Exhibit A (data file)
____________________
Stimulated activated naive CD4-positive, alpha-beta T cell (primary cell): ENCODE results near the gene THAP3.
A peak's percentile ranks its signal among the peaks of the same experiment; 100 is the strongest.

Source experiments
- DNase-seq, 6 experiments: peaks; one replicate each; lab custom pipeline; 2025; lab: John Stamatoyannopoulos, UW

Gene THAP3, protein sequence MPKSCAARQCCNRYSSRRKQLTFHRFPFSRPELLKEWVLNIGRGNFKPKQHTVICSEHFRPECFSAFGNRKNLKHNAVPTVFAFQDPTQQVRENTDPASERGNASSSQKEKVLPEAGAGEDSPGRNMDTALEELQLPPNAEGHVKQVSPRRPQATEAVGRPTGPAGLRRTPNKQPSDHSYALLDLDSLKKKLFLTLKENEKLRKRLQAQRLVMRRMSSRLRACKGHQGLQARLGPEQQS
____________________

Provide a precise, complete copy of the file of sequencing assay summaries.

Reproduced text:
Stimulated activated naive CD4-positive, alpha-beta T cell (primary cell): ENCODE results near the gene THAP3.
A peak's percentile ranks its signal among the peaks of the same experiment; 100 is the strongest.

Source experiments
- DNase-seq, 6 experiments: peaks; one replicate each; lab custom pipeline; 2025; lab: John Stamatoyannopoulos, UW

Gene THAP3, protein sequence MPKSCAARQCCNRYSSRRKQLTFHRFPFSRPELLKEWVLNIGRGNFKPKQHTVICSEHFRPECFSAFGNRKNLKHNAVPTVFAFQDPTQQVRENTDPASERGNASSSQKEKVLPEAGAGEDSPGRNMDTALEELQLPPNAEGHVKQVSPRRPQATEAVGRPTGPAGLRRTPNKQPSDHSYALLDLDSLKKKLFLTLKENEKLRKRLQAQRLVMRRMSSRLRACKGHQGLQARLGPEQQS